Adults aged 18-44 years who slept less than 6 hours were more likely to be current smokers (38%) than adults in the same age group who slept 7 to 8 hours (21%).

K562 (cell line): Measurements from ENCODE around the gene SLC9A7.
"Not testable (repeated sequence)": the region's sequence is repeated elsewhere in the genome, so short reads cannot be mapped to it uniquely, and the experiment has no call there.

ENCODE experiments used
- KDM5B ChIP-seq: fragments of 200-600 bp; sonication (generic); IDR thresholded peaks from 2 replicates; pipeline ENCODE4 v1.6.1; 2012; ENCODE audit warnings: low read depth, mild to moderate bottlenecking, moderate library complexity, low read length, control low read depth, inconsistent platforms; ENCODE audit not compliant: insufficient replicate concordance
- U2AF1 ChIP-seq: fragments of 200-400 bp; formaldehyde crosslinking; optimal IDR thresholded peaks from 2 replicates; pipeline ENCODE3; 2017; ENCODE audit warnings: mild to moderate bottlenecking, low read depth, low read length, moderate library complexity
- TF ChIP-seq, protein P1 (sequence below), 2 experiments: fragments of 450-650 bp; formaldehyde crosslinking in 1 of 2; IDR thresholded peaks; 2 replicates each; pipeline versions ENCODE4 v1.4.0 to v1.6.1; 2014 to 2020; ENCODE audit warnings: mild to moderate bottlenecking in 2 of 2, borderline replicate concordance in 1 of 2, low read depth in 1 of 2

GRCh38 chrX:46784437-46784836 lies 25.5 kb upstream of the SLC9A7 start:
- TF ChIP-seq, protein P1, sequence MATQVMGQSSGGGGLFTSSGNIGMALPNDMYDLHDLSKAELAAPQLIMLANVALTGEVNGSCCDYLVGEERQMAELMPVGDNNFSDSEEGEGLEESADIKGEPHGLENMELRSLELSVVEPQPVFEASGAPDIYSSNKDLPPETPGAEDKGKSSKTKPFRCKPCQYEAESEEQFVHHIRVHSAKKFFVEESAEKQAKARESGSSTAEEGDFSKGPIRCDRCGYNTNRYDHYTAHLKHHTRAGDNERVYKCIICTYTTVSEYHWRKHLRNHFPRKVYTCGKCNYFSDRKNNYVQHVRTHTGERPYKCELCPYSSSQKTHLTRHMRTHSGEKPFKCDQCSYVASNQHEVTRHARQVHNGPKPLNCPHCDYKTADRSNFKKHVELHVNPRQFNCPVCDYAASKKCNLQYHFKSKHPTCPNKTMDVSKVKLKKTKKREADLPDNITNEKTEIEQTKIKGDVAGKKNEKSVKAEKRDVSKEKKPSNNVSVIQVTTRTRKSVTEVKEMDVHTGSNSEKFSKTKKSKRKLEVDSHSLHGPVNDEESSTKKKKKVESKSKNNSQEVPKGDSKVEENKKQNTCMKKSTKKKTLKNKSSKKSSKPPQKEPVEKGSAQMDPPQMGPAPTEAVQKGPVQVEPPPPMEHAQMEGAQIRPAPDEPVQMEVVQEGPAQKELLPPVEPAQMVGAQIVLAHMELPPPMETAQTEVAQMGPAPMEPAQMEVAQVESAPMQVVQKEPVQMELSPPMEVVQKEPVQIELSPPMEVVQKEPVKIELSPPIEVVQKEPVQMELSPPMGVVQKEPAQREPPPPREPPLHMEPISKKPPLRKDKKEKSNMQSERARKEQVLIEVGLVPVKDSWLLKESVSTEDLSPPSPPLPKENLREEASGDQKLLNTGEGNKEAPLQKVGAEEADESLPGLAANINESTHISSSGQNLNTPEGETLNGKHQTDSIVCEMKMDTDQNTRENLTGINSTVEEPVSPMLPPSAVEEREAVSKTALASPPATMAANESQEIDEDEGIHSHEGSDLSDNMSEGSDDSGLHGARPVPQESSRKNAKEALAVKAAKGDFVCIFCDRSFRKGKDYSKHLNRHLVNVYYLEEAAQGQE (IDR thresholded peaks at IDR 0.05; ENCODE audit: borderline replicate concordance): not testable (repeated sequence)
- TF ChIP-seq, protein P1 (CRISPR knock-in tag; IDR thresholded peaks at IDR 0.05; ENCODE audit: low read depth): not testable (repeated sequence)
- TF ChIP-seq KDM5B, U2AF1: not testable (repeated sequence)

Similarly, adults aged 18-44 years who slept less than 6 hours were more likely to have had five or more drinks in 1 day (33%) than adults in the same age group who slept 7 to 8 hours (26%) or 9 hours or more (26%). Rates of leisure-time physical inactivity were higher among non-Hispanic white adults who slept less than 6 hours (42%) or 9 hours or more (45%) compared with non-Hispanic white adults who slept 7-8 hours (33%). In many cases, adults who usually slept 9 hours or more were also at increased risk of engaging in these unhealthy behaviors. Even then, objectives involving sleep were limited to a subset of goals within the focus area of respiratory diseases (Healthy People 2010 Focus Area number 24), targeting reductions in sleep apnea and sleepiness associated with motor vehicle crashes (5). However, identifying health risk behaviors among adults with varying sleep durations can provide useful information on possible clustering of behaviors that are known to be associated with unfavorable health outcomes. Sleep was unrelated to having five or more drinks in 1 day among adults aged 45 years and over for whom prevalence of consumption of this amount of alcohol was considerably lower. The associations between sleep and other behaviors are complex, and the directions of causality cannot be determined with the cross-sectional data used in this analysis.